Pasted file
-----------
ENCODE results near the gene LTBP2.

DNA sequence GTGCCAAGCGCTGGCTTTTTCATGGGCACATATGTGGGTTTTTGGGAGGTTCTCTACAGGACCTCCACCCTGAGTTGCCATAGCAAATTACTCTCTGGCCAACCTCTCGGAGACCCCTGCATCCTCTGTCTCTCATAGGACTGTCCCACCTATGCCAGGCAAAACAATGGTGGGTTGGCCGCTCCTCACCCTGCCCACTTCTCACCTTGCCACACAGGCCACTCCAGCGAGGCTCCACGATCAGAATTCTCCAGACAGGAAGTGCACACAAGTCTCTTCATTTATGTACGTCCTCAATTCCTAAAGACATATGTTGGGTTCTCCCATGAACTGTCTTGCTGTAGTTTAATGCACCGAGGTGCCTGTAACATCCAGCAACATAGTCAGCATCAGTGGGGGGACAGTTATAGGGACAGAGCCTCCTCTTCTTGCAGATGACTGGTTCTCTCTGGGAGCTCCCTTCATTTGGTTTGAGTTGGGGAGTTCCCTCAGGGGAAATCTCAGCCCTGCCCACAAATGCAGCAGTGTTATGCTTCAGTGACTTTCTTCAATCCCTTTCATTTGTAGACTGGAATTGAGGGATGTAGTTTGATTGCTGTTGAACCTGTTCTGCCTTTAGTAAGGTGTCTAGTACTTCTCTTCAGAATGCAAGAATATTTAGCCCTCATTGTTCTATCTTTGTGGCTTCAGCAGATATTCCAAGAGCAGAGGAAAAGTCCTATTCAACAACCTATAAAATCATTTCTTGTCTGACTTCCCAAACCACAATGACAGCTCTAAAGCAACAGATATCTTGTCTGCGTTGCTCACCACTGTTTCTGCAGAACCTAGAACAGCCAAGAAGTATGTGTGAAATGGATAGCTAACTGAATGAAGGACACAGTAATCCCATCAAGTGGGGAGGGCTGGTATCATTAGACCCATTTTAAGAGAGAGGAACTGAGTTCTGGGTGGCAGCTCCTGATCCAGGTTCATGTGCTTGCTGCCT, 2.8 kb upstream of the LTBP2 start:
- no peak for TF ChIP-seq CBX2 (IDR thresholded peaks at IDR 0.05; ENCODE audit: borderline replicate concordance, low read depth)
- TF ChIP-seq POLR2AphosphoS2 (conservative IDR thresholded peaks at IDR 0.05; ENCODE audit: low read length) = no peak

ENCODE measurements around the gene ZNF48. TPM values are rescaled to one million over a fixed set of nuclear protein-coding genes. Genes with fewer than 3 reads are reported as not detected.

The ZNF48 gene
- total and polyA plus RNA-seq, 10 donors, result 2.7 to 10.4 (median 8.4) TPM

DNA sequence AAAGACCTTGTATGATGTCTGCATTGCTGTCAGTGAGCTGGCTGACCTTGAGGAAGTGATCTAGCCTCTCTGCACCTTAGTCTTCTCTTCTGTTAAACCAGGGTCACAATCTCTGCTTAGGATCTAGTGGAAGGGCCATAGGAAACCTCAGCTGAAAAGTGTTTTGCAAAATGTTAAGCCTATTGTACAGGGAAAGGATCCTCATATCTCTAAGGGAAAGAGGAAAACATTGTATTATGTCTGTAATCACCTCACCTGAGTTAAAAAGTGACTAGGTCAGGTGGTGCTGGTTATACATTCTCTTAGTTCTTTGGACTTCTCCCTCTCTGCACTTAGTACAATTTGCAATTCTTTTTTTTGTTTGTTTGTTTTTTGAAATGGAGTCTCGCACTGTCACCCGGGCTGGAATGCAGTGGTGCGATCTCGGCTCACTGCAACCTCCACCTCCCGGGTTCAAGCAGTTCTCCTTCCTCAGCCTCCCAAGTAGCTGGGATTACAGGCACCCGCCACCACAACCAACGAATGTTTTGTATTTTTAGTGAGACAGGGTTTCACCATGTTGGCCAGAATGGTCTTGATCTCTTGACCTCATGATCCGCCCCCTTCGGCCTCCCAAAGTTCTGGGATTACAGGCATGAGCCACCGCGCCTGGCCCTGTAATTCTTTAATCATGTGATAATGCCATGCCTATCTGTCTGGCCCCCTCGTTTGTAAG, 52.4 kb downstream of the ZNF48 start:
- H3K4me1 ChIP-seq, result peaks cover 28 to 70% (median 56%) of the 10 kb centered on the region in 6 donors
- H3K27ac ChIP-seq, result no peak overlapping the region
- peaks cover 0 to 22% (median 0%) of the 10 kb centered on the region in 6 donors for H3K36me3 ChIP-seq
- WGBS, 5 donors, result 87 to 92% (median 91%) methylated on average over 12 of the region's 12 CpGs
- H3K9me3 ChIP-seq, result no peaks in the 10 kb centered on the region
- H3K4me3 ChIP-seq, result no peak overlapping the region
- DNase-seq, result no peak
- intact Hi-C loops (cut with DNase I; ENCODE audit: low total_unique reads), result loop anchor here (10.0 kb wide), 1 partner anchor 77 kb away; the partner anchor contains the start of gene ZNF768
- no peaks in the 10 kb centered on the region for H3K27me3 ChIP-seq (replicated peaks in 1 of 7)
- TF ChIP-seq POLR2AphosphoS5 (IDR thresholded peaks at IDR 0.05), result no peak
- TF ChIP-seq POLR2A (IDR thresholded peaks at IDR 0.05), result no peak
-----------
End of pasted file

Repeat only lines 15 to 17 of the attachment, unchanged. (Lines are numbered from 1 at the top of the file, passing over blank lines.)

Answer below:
- DNase-seq, result no peak
- intact Hi-C loops (cut with DNase I; ENCODE audit: low total_unique reads), result loop anchor here (10.0 kb wide), 1 partner anchor 77 kb away; the partner anchor contains the start of gene ZNF768
- no peaks in the 10 kb centered on the region for H3K27me3 ChIP-seq (replicated peaks in 1 of 7)